Thu 12 Jan 2012 - Andrew Cave, RBS
Demonstrating financial health and sustainability
A few years back the RBS Sustainability team commissioned a detailed piece of research - aimed at finding out what our stakeholders thought our sustainability priorities should be. Included in the top 10 were things like responsible lending and complaints handling….But right at the top of the list was the safety and security of the bank.
When you consider recent economic history – that’s perhaps not too surprising. The public want banks, and other socially significant businesses, to be solid and secure. To know their money is safe. In the past, that security was implicit or presumed. Following the financial crisis, banks are having to go much further to demonstrate their financial health.
The sustainability of our financial model is now being publicly discussed in terms of our capital ratio. RBS, like a number of other banks, has had to establish a ‘non-core’ division to off-load underperforming or higher risk assets. Through processes like Basel III, banks are having to meet standards that aim to ensure they can survive even the toughest economic headwinds.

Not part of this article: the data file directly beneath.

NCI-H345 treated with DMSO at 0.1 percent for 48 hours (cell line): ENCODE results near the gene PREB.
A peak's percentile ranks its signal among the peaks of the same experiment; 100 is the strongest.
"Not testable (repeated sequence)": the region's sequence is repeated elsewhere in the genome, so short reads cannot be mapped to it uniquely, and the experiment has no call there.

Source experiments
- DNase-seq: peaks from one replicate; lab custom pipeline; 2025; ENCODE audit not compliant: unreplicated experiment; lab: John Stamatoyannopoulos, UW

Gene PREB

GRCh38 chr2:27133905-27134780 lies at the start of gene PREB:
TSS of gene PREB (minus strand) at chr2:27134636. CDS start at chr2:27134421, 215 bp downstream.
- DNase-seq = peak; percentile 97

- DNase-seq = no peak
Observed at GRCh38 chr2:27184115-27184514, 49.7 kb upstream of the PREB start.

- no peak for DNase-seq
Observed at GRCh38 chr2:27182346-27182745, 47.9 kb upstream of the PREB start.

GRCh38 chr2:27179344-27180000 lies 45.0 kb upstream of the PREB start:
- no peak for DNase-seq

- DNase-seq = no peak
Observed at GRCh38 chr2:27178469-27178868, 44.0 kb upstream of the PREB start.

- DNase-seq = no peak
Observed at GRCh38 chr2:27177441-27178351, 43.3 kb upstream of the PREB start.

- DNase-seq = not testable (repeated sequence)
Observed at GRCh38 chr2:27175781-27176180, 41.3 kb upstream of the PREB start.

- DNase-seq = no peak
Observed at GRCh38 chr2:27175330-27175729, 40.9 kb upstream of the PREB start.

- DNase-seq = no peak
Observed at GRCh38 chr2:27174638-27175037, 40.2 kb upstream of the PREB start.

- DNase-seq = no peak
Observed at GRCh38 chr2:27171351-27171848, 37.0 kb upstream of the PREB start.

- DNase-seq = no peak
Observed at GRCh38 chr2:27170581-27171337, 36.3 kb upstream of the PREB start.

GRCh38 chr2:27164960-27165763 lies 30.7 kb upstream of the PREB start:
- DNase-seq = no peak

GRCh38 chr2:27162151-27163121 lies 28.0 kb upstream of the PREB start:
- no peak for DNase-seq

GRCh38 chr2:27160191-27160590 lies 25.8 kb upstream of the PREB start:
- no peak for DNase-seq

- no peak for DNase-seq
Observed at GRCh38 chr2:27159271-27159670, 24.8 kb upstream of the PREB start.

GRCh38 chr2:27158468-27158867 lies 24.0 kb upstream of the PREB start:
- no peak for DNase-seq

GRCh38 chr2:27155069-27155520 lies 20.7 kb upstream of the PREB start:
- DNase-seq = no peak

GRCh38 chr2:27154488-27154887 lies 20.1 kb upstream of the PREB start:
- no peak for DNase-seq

These imperatives have placed finance and risk departments at the heart of companies’ efforts to be sustainable. Within this year’s awards, there are categories not just for big business, but for public sector and not-for-profit organisations too. While the responsibility on banks to be financially sustainable is clear – other sectors are also having to tackle this agenda.
As the state pulls back from a number of areas of social services, and funding is reduced, not-for-profits will be asked to fill some of the gaps. Sustainable financial models will be vital if they want to survive and attract new investment.
In the public sector the demand for greater efficiencies will also put pressure on finance teams to develop models and structures that can be sustained over the long term and at lower cost.
When I began working in this field eight years ago – the focus was very much on community engagement, environmental footprint and social impacts. Finance, and financial sustainability, have now joined them as recognised cornerstones of the sustainability agenda.